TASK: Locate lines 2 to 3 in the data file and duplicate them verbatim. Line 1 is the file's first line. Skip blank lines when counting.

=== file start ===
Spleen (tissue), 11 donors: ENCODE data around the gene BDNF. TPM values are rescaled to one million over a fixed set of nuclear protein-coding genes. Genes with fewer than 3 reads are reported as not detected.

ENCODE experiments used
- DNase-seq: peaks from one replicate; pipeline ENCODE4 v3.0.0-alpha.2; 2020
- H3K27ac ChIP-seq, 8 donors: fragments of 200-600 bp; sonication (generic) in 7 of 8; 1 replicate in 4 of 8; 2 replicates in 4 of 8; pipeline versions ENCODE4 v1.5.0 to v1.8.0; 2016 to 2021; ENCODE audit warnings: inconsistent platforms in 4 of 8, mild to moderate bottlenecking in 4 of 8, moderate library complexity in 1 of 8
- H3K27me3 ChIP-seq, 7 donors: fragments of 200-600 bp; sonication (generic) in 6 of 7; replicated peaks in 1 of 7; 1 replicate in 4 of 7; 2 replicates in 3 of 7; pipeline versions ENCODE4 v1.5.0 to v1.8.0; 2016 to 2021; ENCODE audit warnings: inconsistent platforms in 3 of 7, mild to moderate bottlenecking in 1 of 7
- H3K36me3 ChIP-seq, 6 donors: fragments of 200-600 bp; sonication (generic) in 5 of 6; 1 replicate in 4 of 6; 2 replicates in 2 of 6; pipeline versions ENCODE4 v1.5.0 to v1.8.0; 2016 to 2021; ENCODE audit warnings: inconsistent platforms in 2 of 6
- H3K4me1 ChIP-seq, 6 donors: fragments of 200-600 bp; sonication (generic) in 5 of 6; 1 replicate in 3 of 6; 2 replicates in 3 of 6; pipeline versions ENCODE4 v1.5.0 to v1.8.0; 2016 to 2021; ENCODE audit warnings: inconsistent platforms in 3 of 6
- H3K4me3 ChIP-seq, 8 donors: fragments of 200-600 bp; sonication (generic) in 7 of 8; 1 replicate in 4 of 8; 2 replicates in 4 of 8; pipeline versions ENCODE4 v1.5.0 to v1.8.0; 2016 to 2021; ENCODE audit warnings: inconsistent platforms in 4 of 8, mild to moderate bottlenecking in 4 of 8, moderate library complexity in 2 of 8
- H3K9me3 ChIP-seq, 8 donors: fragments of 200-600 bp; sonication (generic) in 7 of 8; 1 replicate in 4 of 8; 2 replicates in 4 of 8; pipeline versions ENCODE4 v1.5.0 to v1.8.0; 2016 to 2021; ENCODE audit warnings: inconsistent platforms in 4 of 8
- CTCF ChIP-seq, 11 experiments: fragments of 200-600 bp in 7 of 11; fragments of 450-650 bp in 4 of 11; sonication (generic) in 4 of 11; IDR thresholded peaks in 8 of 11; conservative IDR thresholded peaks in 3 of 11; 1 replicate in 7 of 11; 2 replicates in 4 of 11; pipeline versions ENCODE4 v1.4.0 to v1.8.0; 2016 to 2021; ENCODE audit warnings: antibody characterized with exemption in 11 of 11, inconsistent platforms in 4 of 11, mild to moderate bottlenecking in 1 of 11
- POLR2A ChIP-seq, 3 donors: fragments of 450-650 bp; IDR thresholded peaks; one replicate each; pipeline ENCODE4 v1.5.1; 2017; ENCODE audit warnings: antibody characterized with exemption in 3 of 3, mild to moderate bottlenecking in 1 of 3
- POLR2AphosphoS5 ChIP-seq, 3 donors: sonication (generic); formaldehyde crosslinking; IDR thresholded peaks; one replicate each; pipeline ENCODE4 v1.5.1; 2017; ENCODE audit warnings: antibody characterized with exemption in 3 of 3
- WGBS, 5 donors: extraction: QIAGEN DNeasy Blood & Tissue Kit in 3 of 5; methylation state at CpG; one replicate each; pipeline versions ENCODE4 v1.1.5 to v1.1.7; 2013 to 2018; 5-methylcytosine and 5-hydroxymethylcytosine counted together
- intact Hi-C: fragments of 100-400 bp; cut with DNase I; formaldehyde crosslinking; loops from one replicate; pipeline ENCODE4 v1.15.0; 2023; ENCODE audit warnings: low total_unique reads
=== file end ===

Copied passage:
ENCODE experiments used
- DNase-seq: peaks from one replicate; pipeline ENCODE4 v3.0.0-alpha.2; 2020